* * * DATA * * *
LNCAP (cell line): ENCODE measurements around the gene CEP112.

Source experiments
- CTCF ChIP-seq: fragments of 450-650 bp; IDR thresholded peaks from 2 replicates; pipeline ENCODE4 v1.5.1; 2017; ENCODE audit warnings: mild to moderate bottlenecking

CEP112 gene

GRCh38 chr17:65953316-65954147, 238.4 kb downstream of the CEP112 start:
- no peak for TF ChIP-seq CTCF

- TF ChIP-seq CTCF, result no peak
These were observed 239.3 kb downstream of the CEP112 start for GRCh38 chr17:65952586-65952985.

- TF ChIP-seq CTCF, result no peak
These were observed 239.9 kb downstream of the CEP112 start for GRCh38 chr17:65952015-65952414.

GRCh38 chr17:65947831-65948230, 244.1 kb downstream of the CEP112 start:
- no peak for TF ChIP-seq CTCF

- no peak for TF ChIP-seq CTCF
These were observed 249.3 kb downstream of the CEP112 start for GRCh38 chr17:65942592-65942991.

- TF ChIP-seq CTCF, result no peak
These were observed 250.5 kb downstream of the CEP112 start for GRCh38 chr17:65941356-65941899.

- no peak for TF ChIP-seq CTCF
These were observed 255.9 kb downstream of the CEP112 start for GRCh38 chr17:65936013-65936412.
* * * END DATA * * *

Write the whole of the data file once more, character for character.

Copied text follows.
LNCAP (cell line): ENCODE measurements around the gene CEP112.

Source experiments
- CTCF ChIP-seq: fragments of 450-650 bp; IDR thresholded peaks from 2 replicates; pipeline ENCODE4 v1.5.1; 2017; ENCODE audit warnings: mild to moderate bottlenecking

CEP112 gene

GRCh38 chr17:65953316-65954147, 238.4 kb downstream of the CEP112 start:
- no peak for TF ChIP-seq CTCF

- TF ChIP-seq CTCF, result no peak
These were observed 239.3 kb downstream of the CEP112 start for GRCh38 chr17:65952586-65952985.

- TF ChIP-seq CTCF, result no peak
These were observed 239.9 kb downstream of the CEP112 start for GRCh38 chr17:65952015-65952414.

GRCh38 chr17:65947831-65948230, 244.1 kb downstream of the CEP112 start:
- no peak for TF ChIP-seq CTCF

- no peak for TF ChIP-seq CTCF
These were observed 249.3 kb downstream of the CEP112 start for GRCh38 chr17:65942592-65942991.

- TF ChIP-seq CTCF, result no peak
These were observed 250.5 kb downstream of the CEP112 start for GRCh38 chr17:65941356-65941899.

- no peak for TF ChIP-seq CTCF
These were observed 255.9 kb downstream of the CEP112 start for GRCh38 chr17:65936013-65936412.